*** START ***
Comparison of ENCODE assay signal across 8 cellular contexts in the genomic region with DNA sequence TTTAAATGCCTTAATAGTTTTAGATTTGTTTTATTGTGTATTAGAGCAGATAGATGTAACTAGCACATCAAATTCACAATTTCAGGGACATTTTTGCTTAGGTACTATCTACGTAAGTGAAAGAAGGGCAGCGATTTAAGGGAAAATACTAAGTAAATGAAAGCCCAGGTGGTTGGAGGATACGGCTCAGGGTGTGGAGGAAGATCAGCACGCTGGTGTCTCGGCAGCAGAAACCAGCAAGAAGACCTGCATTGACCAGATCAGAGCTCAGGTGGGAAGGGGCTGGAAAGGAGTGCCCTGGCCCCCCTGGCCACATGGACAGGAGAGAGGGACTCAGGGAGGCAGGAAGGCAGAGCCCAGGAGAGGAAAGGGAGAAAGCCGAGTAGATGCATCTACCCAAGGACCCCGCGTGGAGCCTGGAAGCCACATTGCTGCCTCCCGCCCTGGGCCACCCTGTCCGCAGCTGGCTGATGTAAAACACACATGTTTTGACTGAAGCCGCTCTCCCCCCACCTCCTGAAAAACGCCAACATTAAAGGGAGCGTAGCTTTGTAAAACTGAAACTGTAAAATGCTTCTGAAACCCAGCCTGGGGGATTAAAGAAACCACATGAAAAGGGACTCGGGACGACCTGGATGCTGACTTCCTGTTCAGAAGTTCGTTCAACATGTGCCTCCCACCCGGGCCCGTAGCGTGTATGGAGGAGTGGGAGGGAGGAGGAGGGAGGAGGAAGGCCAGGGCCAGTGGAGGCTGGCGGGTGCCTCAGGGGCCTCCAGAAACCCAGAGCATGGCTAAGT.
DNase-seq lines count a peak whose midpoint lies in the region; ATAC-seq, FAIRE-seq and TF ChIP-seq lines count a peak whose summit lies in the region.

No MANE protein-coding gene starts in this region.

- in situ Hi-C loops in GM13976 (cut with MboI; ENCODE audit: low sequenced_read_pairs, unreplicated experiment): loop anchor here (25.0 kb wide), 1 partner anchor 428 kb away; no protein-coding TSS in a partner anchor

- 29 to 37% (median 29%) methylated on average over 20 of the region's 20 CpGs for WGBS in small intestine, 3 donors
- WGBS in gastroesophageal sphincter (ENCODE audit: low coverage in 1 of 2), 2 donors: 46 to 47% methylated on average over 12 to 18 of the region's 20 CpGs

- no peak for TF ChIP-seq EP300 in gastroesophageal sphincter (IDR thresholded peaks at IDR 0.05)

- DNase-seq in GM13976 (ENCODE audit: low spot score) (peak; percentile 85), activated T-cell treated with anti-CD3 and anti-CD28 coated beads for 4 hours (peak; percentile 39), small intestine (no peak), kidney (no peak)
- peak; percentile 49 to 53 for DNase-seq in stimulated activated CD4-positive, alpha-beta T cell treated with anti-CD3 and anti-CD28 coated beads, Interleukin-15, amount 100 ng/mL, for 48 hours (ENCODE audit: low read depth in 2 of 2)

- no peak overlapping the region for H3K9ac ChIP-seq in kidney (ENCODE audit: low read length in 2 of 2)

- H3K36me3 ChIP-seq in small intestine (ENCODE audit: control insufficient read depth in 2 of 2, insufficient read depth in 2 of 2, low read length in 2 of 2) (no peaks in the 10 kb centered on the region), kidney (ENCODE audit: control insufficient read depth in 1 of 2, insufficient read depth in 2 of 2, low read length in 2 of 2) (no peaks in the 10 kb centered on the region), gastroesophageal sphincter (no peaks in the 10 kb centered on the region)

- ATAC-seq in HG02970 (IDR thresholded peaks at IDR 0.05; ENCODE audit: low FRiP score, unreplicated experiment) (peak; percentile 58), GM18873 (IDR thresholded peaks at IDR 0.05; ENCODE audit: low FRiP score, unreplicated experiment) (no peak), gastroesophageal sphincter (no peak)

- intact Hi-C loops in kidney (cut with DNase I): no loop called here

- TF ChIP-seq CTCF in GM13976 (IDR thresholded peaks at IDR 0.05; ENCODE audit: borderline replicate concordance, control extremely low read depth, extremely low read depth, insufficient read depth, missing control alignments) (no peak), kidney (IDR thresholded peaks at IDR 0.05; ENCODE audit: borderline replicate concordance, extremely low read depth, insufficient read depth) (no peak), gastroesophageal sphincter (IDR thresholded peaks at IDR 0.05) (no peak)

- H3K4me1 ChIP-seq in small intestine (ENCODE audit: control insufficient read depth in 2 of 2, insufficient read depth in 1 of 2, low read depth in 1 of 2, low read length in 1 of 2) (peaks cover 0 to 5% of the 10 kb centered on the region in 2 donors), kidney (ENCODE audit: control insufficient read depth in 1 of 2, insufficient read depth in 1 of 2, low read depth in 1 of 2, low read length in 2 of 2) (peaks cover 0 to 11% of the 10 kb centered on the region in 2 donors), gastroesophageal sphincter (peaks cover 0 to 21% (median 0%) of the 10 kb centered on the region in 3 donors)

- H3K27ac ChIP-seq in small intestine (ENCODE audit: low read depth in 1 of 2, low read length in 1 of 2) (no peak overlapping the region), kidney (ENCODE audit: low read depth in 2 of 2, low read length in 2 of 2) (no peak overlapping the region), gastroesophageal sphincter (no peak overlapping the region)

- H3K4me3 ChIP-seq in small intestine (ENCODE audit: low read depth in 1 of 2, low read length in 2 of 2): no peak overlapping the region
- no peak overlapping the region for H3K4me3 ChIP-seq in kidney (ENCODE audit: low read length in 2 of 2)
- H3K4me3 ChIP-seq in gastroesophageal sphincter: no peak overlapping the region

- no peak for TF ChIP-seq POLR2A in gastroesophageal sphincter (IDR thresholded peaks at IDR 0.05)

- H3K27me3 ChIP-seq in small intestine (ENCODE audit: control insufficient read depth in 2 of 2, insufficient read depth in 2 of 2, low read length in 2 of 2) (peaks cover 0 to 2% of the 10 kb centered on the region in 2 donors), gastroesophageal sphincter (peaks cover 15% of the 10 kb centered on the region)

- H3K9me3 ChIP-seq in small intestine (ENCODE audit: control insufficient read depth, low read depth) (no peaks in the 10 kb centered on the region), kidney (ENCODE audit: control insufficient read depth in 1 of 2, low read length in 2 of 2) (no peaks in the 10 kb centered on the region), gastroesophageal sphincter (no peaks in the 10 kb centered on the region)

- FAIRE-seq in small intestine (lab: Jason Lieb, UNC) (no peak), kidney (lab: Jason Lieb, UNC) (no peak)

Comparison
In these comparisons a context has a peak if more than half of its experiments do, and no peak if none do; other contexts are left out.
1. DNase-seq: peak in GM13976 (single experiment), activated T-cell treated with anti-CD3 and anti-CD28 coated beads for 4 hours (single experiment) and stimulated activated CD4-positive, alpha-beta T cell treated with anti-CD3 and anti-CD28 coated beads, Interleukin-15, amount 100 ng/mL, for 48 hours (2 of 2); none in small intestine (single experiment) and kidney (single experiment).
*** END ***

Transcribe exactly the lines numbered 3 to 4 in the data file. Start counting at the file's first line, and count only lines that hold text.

No MANE protein-coding gene starts in this region.

- in situ Hi-C loops in GM13976 (cut with MboI; ENCODE audit: low sequenced_read_pairs, unreplicated experiment): loop anchor here (25.0 kb wide), 1 partner anchor 428 kb away; no protein-coding TSS in a partner anchor